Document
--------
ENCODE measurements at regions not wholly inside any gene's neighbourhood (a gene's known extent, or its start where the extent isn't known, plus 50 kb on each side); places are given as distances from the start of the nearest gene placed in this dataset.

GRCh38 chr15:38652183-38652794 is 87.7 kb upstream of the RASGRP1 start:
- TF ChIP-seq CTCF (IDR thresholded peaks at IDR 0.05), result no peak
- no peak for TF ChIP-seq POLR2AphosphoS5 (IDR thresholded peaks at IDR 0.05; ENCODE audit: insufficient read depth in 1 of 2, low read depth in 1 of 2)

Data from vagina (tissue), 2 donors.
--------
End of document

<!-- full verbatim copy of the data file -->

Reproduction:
ENCODE measurements at regions not wholly inside any gene's neighbourhood (a gene's known extent, or its start where the extent isn't known, plus 50 kb on each side); places are given as distances from the start of the nearest gene placed in this dataset.

GRCh38 chr15:38652183-38652794 is 87.7 kb upstream of the RASGRP1 start:
- TF ChIP-seq CTCF (IDR thresholded peaks at IDR 0.05), result no peak
- no peak for TF ChIP-seq POLR2AphosphoS5 (IDR thresholded peaks at IDR 0.05; ENCODE audit: insufficient read depth in 1 of 2, low read depth in 1 of 2)

Data from vagina (tissue), 2 donors.